By Aaron Reynolds
Heavyweight boxer Wladimir Klitschko has been downplayed for the era in which he inhabits; disgraced and disregarded for his competition and divided divisions, with critics even going as far as to bash the 6'6 Ukrainian monster for not fighting his brother, Vitali Klitschko, who as this time serves to be his only worthy contention. Regardless, Wladimir continues to win, and win, and win again.
The facts don't lie: Klitschko is the longest reigning IBF, WBO & IBO heavyweight champion in history with the most title defenses for those organizations. Overall, he is the fifth longest reigning heavyweight champion of all-time with the third most consecutive title defenses at 12. If it wasn't for his brother, he would probably be the WBC Heavyweight Champion of the world too.
Why, then, will Wladimir Klitschko likely go down as the most underappreciated boxer in the history of the sport, alarming considering that the heavyweight division is traditionally a favorite among boxing enthusiasts and average fans alike?
Even though the Klitschkos reign on the heavyweight crown is impressive, it is evitable that the discussion will somehow turn to the brothers lack of competition in boxing's biggest (both literally and figuratively) division. Still, at age 36, the only thing that is possible of slowing down Wladimir at this point in time is political office, not another fighter.
This year alone, Klitschko has polished off two challengers (Jean-Marc Mormeck & Tony Thompson) in one-sided drubbings while threatening to retire from the sport to pursue political ambitions back in Europe. His next opponent, Mariusz Wach, likely doesn't stand anymore of a chance.
Therefore, the discussion must then progress to how Wladimir would fair against the all-time greats: Statistically, Klitschkos record ranks right up there with any boxer, including the legend known as Muhammad Ali. During his career, Ali won 56 out of 61 bouts (92 percent win rate), 37 by the way of knockout. Wladimir, meanwhile, has won 58 fights, 51 of which were decided by knockout, and while Klitschko does not even come close to facing the competition that Ali did during his tenure, the numbers are still noteworthy.
Where the brothers fall short in factors they cannot control, namely outside competition, they are still impressive with intangibles. For example, regardless of their competition, it is impossible to ignore that both Wladimir and Vitali are physically intimidating, with body weights, heights, and reaches that would trouble any fighter, current or retired.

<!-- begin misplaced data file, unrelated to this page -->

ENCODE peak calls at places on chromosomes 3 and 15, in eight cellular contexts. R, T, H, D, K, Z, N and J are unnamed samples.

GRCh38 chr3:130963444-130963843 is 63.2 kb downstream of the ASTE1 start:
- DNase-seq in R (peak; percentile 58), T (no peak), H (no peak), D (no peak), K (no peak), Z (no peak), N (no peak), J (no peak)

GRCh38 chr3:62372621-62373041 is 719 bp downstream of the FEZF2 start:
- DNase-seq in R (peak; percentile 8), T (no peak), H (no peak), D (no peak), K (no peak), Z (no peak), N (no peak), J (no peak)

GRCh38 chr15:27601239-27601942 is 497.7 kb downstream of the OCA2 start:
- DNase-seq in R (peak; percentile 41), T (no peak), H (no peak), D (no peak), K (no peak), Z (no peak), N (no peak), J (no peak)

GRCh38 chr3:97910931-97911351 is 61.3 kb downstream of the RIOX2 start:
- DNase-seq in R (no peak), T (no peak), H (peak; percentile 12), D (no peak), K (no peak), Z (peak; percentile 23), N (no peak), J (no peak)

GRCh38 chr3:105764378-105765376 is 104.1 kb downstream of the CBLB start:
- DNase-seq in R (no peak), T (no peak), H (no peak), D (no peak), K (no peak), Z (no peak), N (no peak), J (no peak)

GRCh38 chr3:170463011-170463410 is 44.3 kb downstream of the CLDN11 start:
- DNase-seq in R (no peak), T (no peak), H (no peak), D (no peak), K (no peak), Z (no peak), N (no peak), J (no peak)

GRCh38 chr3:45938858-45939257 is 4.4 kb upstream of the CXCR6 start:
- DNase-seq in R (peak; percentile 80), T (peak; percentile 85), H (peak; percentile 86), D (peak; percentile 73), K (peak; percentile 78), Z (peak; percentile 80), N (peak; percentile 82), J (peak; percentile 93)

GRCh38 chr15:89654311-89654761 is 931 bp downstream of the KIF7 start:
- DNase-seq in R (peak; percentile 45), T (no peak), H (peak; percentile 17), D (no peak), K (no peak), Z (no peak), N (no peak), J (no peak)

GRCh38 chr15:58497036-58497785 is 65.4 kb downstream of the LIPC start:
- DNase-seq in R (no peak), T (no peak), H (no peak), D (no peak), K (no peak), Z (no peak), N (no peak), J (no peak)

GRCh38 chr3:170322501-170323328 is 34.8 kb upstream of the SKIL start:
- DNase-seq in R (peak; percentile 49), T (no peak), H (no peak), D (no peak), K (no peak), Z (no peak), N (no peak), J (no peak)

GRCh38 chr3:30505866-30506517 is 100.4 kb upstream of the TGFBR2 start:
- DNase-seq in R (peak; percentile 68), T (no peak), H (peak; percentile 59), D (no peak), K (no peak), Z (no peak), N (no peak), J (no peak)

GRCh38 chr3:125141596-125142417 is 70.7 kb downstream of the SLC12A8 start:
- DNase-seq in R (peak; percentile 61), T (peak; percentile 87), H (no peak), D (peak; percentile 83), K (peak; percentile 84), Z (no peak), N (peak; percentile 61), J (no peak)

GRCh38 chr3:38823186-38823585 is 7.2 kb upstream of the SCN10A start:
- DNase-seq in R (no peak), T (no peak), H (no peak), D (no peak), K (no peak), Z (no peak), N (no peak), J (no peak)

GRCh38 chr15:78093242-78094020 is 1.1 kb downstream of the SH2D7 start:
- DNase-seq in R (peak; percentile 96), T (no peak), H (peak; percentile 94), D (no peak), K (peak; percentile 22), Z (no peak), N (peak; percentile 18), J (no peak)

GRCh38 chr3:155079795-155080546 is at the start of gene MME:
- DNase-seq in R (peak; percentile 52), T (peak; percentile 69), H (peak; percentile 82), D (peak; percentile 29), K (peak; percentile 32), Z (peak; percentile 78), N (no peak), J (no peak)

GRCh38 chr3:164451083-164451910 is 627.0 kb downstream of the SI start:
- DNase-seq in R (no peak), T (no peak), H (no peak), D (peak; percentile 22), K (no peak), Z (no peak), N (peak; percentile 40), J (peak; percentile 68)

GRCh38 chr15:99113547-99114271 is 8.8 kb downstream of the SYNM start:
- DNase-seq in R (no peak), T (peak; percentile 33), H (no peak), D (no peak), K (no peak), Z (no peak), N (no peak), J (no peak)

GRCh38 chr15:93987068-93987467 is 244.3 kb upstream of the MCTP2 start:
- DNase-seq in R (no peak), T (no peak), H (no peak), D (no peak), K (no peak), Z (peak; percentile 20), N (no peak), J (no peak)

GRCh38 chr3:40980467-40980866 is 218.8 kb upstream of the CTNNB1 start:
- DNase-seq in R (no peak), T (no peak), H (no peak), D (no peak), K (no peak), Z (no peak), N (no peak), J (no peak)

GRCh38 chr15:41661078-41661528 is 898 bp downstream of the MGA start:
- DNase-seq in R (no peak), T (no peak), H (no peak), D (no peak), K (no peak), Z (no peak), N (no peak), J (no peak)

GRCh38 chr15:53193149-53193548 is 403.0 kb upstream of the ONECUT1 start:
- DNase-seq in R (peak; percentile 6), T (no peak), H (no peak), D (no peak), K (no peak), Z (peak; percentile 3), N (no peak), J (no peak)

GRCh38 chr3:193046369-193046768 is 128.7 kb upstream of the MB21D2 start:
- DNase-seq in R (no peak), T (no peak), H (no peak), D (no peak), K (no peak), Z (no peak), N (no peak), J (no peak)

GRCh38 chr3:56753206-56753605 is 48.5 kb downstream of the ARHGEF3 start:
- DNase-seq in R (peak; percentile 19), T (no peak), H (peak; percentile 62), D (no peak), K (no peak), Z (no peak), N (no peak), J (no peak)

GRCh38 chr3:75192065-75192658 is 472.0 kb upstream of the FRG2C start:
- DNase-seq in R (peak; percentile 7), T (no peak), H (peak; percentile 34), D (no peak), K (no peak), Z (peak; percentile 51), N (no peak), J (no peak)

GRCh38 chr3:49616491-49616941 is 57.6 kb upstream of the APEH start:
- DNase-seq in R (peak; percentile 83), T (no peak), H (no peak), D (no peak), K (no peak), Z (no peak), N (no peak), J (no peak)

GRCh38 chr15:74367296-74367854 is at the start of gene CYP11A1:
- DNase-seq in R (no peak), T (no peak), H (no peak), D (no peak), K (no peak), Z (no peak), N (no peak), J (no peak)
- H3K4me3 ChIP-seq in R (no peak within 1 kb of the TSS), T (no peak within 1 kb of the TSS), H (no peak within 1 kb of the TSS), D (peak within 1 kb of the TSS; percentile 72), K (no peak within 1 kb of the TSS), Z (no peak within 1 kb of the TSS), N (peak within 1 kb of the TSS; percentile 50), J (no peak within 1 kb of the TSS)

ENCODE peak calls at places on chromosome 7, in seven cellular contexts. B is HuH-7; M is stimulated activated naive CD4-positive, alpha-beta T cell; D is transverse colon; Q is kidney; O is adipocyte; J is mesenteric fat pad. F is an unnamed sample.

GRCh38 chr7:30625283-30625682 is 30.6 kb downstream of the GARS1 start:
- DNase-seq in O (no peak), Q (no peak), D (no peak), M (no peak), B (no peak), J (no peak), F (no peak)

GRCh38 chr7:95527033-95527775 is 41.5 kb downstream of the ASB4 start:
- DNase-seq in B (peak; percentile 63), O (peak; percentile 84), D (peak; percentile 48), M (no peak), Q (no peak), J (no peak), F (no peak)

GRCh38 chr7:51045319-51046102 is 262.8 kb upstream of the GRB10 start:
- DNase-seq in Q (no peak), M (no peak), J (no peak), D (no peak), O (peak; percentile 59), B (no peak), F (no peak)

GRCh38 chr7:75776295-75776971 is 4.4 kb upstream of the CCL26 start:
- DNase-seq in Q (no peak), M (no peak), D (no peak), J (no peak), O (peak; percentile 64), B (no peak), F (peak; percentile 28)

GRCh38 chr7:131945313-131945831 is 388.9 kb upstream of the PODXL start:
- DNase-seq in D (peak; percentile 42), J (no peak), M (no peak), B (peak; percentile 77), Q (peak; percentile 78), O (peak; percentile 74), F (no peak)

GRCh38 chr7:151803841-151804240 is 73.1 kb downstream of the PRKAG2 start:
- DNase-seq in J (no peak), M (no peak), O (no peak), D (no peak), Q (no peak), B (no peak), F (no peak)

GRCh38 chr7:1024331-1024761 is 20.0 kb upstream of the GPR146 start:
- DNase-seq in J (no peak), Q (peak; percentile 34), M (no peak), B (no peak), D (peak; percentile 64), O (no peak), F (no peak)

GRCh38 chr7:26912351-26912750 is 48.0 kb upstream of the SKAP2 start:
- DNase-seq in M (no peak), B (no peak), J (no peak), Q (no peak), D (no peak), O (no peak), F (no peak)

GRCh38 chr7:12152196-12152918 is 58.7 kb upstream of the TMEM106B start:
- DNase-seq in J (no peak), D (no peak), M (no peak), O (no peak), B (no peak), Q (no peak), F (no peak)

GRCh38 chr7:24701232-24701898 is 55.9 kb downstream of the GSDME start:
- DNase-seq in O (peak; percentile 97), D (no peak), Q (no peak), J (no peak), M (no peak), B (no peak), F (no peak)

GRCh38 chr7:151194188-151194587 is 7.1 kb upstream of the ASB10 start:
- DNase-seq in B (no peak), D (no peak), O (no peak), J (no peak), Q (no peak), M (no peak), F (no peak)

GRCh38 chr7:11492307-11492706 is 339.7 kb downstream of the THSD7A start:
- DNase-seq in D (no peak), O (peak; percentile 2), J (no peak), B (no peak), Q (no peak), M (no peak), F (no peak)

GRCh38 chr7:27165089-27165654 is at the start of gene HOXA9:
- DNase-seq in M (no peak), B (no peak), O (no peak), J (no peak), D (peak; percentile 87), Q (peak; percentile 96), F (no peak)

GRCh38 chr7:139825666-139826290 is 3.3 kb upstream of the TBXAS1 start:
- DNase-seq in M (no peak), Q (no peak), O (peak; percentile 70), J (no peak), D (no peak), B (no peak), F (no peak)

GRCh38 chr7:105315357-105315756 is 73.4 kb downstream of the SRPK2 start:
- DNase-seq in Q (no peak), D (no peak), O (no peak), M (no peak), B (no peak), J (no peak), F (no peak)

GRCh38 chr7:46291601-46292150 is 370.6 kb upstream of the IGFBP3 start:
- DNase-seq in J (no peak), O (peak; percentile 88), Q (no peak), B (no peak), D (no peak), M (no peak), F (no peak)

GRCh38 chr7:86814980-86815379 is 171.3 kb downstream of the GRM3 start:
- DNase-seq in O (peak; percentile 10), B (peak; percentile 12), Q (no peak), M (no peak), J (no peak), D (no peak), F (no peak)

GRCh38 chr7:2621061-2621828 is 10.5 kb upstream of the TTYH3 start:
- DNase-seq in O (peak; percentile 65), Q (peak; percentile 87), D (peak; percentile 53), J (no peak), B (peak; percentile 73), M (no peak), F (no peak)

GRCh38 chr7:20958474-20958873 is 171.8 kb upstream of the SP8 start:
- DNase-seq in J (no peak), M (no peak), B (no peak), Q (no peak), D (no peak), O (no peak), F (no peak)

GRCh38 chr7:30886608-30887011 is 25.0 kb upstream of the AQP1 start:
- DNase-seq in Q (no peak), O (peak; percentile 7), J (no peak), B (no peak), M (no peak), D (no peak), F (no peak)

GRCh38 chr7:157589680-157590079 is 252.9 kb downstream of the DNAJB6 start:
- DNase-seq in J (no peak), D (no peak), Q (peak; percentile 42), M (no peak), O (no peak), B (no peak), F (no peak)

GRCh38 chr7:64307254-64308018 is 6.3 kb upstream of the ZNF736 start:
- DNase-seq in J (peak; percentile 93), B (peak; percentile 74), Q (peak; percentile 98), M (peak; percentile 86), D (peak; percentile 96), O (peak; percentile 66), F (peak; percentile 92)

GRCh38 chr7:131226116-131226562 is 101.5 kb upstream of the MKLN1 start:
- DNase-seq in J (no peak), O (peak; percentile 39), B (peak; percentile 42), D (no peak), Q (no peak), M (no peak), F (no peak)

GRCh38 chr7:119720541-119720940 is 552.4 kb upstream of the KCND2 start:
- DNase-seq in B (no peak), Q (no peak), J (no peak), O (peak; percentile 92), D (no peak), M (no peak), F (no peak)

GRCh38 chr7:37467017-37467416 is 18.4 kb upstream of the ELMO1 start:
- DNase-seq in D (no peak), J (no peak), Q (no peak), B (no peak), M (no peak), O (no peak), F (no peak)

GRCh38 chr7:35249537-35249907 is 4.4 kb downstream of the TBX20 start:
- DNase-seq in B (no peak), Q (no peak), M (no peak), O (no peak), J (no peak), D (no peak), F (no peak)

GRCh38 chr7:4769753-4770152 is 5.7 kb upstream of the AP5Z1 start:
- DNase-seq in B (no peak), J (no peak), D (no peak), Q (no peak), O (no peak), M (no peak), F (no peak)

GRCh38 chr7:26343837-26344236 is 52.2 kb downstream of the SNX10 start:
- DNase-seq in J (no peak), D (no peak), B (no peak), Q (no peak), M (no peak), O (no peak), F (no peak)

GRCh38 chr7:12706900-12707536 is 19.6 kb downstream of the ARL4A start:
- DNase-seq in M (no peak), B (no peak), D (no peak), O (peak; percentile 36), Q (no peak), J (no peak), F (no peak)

The brothers are also smart (they each have PH'ds in sports science), and go above and beyond with their humanitarian work. Wladimir has a career in politics after putting the gloves away for good, something that very few other boxers can boast about.
However, in the end it comes down to performance inside the ring when ranking the all-time greats and Wladimir's shortcomings (namely a weak chin) would be an issue with quick and aggressive fighters like Mike Tyson or George Foreman, who would keep Wladimir off balance and not able to rely so much on his formidable left jab. Additionally, Klitschko may have the numbers on Ali, but if the two could square off in the ring, both in their prime, it is difficult to go against ‘float like a butterfly, sting like a bee'.
Is Wladimir Klitschko the greatest heavyweight champion of all-time? Of course not, but if you take away the era in which he dominates (and could get your hands on a time machine), Klitschko would put up an entertaining fight with any previous champion. That is why he deserves to end up with the all-time greats, and cement his legacy as one of the most under appreciated boxers the sport has ever witnessed.
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